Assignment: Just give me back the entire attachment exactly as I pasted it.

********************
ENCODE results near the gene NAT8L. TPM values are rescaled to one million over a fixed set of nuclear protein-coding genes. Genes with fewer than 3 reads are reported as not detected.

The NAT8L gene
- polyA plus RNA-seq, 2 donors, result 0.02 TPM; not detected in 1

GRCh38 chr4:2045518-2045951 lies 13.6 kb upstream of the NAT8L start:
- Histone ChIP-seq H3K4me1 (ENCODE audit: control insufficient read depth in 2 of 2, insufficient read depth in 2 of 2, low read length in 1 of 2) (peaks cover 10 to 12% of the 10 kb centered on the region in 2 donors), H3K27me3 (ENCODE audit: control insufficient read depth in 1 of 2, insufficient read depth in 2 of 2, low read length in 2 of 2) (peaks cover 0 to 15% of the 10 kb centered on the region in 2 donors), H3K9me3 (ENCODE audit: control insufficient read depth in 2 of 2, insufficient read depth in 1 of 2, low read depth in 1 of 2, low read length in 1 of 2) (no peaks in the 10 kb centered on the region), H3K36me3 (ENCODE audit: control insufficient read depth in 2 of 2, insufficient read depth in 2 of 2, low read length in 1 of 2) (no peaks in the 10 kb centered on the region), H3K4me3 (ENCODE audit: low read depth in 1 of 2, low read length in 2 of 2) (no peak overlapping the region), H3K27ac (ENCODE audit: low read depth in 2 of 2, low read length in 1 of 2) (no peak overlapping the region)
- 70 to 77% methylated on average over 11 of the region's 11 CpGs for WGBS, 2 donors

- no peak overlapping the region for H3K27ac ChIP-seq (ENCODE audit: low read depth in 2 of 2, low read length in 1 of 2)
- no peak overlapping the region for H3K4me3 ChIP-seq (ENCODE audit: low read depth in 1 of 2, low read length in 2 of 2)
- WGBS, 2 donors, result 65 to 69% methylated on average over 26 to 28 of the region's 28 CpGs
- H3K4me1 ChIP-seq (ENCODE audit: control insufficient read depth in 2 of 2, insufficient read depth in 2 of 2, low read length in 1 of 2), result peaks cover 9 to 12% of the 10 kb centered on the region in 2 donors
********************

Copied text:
ENCODE results near the gene NAT8L. TPM values are rescaled to one million over a fixed set of nuclear protein-coding genes. Genes with fewer than 3 reads are reported as not detected.

The NAT8L gene
- polyA plus RNA-seq, 2 donors, result 0.02 TPM; not detected in 1

GRCh38 chr4:2045518-2045951 lies 13.6 kb upstream of the NAT8L start:
- Histone ChIP-seq H3K4me1 (ENCODE audit: control insufficient read depth in 2 of 2, insufficient read depth in 2 of 2, low read length in 1 of 2) (peaks cover 10 to 12% of the 10 kb centered on the region in 2 donors), H3K27me3 (ENCODE audit: control insufficient read depth in 1 of 2, insufficient read depth in 2 of 2, low read length in 2 of 2) (peaks cover 0 to 15% of the 10 kb centered on the region in 2 donors), H3K9me3 (ENCODE audit: control insufficient read depth in 2 of 2, insufficient read depth in 1 of 2, low read depth in 1 of 2, low read length in 1 of 2) (no peaks in the 10 kb centered on the region), H3K36me3 (ENCODE audit: control insufficient read depth in 2 of 2, insufficient read depth in 2 of 2, low read length in 1 of 2) (no peaks in the 10 kb centered on the region), H3K4me3 (ENCODE audit: low read depth in 1 of 2, low read length in 2 of 2) (no peak overlapping the region), H3K27ac (ENCODE audit: low read depth in 2 of 2, low read length in 1 of 2) (no peak overlapping the region)
- 70 to 77% methylated on average over 11 of the region's 11 CpGs for WGBS, 2 donors

- no peak overlapping the region for H3K27ac ChIP-seq (ENCODE audit: low read depth in 2 of 2, low read length in 1 of 2)
- no peak overlapping the region for H3K4me3 ChIP-seq (ENCODE audit: low read depth in 1 of 2, low read length in 2 of 2)
- WGBS, 2 donors, result 65 to 69% methylated on average over 26 to 28 of the region's 28 CpGs
- H3K4me1 ChIP-seq (ENCODE audit: control insufficient read depth in 2 of 2, insufficient read depth in 2 of 2, low read length in 1 of 2), result peaks cover 9 to 12% of the 10 kb centered on the region in 2 donors